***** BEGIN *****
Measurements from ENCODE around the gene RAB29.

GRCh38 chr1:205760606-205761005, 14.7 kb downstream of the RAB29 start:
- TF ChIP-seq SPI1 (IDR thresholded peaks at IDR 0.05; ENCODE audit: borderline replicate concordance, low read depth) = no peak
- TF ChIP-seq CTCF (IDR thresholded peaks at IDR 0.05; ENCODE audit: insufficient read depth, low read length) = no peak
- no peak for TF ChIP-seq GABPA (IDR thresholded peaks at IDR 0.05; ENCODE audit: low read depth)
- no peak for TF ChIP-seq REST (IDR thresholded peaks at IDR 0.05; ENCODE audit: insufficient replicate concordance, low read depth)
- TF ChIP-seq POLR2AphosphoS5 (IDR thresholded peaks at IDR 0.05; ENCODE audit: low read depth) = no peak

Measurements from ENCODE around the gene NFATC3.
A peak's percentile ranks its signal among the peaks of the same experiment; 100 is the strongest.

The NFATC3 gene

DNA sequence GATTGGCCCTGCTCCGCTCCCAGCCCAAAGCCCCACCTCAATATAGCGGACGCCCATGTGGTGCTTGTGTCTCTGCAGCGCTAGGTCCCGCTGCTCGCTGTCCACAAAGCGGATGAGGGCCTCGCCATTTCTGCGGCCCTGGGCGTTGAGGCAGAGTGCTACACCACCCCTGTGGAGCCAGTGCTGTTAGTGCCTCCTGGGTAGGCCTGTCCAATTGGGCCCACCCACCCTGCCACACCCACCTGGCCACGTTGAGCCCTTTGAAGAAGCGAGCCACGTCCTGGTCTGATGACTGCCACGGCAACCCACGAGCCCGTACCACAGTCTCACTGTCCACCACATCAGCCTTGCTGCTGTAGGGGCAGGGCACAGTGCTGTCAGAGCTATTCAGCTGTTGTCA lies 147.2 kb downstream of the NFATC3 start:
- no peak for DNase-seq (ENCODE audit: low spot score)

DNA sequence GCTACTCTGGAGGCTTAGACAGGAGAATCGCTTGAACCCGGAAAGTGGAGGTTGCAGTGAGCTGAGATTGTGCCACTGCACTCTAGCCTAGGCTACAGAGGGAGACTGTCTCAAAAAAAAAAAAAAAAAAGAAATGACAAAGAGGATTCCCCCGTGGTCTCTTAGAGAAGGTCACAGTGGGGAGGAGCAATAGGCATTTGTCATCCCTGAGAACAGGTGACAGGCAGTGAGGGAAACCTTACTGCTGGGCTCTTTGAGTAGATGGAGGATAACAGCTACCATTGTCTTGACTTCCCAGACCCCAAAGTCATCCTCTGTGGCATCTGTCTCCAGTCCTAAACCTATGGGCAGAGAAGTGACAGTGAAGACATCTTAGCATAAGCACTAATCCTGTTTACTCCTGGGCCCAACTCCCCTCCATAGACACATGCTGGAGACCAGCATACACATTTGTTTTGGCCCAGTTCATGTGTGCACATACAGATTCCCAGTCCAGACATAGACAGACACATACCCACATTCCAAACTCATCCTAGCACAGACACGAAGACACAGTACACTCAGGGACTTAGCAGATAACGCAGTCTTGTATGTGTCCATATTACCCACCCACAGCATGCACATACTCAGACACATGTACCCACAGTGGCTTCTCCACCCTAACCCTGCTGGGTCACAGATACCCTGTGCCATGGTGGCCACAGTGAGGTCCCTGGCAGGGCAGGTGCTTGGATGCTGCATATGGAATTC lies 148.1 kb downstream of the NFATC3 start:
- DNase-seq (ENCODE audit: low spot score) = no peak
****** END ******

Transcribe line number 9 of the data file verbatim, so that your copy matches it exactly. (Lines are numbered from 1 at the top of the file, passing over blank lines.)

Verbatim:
A peak's percentile ranks its signal among the peaks of the same experiment; 100 is the strongest.